More than N52 billion in intervention funds for basic education had not been accessed by states.
The Supervising Minister of Education, Nyesom Wike, and the Minister of Information, Labaran Maku, have accused state governments of not playing their roles in the funding of basic education in Nigeria.
The ministers made this known in Abuja on Thursday at the Presentation of the Score Card of the Ministry of Education under the administration of President Goodluck Jonathan.
The Education Minister said that more than N52 billion in intervention funds for basic education had not been accessed by states, which failed to provide counterpart funding to access such funds.
He said the Federal Government was concerned about basic education, which fell under the purview of the states because “if you do not get the foundation right, you cannot succeed in building any structure.”
“In spite of the huge funds pumped into the sector by the present administration, the impact is not felt because states are not playing their roles,” Mr. Wike said.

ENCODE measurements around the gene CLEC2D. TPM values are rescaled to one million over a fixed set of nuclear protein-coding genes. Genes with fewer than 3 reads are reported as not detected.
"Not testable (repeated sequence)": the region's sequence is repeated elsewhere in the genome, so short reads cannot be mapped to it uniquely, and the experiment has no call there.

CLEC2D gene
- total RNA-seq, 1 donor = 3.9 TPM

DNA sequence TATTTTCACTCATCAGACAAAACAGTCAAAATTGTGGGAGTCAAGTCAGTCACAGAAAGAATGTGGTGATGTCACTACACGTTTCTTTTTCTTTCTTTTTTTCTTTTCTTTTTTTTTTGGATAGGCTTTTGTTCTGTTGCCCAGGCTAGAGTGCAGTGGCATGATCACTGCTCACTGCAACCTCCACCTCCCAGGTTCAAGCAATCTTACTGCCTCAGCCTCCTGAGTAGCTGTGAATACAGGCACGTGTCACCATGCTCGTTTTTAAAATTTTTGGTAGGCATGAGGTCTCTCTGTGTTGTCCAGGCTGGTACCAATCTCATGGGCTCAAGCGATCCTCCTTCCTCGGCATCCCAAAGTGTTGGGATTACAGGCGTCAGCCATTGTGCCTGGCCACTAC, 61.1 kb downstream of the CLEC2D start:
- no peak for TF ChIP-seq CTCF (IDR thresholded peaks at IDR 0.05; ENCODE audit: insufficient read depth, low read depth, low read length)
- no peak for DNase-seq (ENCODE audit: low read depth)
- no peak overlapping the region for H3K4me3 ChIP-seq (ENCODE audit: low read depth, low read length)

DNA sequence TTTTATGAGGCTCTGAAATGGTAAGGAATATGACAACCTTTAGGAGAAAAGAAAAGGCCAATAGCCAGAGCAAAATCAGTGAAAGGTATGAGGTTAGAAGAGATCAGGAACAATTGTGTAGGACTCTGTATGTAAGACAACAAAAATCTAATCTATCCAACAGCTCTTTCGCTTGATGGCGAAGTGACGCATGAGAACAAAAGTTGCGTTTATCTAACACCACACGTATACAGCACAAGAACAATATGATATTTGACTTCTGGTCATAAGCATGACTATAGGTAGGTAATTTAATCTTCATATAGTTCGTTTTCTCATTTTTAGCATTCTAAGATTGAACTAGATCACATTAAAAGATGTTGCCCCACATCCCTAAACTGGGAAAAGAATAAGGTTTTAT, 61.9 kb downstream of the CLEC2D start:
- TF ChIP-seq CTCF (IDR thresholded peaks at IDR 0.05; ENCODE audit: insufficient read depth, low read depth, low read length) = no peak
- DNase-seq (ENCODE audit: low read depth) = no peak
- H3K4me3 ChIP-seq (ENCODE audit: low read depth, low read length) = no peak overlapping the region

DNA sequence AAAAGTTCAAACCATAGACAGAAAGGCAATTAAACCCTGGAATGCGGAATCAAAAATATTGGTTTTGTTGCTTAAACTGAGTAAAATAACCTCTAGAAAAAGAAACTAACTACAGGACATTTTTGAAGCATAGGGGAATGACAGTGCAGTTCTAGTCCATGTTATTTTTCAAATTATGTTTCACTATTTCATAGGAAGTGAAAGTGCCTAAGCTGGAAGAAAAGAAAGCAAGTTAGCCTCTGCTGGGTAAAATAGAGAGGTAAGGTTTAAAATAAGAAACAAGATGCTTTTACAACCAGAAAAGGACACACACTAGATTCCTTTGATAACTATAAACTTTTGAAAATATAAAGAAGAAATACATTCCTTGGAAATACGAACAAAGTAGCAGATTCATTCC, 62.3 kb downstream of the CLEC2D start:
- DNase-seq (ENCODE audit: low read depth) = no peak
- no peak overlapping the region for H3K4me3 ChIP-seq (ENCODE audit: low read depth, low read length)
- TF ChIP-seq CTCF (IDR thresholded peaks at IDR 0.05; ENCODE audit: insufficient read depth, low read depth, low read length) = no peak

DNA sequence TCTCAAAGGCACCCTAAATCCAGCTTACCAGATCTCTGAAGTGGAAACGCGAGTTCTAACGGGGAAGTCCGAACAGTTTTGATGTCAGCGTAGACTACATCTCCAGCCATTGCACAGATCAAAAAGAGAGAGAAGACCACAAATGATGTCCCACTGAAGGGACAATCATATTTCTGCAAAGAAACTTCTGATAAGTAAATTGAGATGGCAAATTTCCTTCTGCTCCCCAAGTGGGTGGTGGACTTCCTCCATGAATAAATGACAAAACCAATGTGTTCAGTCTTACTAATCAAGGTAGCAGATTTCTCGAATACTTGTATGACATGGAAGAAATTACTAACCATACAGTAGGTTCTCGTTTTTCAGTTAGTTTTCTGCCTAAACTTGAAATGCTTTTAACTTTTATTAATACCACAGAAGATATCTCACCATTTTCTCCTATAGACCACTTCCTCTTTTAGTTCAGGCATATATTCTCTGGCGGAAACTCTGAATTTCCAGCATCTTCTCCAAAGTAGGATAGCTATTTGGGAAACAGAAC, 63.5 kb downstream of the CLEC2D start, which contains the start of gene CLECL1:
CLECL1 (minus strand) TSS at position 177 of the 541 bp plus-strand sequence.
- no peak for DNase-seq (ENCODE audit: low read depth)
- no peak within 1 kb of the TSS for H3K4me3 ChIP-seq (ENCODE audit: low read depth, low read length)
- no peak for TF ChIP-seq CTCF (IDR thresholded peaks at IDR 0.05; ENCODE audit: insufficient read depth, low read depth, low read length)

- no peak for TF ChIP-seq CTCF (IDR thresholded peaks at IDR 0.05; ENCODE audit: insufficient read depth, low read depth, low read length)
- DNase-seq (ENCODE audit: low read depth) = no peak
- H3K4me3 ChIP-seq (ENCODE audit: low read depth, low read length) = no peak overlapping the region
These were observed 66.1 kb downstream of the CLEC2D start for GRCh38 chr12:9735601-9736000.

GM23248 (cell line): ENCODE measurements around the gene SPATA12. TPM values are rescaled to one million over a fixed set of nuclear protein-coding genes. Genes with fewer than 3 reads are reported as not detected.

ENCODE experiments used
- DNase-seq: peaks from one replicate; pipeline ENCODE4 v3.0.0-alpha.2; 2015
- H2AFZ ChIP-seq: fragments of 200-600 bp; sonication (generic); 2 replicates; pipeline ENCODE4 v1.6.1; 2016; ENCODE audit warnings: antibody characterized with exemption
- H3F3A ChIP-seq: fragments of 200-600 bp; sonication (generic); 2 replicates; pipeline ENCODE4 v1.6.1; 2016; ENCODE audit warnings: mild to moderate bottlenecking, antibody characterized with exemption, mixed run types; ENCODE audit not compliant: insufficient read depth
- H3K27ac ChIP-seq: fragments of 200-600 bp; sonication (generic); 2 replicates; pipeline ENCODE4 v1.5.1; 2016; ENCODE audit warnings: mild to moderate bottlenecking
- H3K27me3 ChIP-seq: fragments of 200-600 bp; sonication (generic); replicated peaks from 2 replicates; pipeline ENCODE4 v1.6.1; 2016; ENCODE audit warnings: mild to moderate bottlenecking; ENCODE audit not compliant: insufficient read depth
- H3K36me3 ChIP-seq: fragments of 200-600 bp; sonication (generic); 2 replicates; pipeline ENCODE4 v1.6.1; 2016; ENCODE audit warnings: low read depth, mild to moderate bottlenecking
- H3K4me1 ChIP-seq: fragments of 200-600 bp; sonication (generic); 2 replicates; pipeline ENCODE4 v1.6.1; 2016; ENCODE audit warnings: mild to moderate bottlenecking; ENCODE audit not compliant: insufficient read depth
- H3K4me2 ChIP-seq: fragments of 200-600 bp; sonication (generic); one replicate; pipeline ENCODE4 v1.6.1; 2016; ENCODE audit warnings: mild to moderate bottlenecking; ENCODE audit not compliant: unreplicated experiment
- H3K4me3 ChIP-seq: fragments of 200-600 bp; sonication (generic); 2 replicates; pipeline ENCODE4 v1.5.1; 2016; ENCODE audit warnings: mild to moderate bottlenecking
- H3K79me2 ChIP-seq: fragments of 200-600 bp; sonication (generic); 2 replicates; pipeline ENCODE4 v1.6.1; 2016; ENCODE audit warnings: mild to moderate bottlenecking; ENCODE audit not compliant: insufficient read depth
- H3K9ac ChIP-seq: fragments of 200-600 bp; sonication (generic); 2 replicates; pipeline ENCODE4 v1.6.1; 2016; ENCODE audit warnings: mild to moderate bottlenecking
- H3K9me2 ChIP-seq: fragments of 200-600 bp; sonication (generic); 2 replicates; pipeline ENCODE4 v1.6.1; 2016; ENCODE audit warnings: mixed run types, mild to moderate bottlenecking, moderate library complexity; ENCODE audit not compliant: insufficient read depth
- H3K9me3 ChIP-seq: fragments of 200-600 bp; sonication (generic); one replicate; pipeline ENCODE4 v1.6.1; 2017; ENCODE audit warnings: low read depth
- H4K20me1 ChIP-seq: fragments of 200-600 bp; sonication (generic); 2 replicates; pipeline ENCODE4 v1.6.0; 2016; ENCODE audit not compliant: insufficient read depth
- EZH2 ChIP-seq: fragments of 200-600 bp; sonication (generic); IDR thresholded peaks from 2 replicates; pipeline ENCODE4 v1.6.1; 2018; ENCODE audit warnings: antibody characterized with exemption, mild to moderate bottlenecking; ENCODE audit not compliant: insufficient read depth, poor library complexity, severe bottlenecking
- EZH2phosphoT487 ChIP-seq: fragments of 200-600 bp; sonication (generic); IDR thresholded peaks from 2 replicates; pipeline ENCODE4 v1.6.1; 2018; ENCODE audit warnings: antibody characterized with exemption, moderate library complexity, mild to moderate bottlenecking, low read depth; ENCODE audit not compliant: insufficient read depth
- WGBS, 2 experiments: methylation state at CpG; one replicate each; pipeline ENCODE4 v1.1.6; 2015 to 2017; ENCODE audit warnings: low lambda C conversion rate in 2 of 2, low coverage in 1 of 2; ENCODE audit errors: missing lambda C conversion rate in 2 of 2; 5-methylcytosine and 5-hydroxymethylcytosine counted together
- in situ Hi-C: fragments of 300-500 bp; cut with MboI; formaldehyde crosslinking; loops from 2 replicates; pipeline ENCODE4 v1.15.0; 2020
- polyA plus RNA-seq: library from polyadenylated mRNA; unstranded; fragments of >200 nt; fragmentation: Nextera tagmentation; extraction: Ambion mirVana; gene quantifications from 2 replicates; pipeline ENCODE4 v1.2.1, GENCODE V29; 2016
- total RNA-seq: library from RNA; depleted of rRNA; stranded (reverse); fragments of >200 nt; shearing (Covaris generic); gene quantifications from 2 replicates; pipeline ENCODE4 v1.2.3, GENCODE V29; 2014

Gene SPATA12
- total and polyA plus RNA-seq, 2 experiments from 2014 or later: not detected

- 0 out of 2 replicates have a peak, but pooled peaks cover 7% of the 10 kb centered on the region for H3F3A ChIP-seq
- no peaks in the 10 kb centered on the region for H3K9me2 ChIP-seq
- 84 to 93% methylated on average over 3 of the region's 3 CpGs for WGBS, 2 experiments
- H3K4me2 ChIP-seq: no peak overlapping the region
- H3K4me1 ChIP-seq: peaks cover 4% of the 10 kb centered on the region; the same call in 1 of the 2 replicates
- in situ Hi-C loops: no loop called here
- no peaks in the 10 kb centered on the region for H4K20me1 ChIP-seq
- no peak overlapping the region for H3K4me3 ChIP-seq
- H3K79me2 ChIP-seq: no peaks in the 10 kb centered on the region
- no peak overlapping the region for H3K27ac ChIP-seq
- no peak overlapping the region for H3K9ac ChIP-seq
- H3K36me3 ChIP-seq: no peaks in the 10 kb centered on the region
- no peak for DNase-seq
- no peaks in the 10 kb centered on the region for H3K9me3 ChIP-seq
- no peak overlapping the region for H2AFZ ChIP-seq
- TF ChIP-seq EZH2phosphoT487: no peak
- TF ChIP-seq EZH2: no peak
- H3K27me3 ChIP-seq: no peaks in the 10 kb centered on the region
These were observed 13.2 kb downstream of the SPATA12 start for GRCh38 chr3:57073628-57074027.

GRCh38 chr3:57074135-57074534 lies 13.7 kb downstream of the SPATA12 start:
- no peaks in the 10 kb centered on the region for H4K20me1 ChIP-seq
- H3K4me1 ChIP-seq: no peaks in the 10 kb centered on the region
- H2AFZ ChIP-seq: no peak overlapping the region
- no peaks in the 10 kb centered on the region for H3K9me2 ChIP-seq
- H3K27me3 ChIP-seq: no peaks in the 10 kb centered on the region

Mr. Maku said the transformation agenda would not be achieved unless states accessed funds to develop education at the basic level.
He said the federal government could not do much until there was a certain level of commitment by the states saddled with the responsibility of developing the foundation of education.
He urged states, especially those in the north, to make education a priority if Nigeria was to move forward.
Meanwhile, Mr. Wike disclosed that the annual carrying capacity of federal universities in the country improved from less than 600,000 to one million in three years.
Mr. Wike said the Goodluck administration had established, within three years, 18 new federal universities across the country. He said that between 2010 and 2013 alone, N139 billion was expended on the sector for the development of infrastructure and the improvement of enrolment figures.
Mr. Wike also noted that in that same period, the administration had spent more than N4 billion to support states to educate pupils with special needs.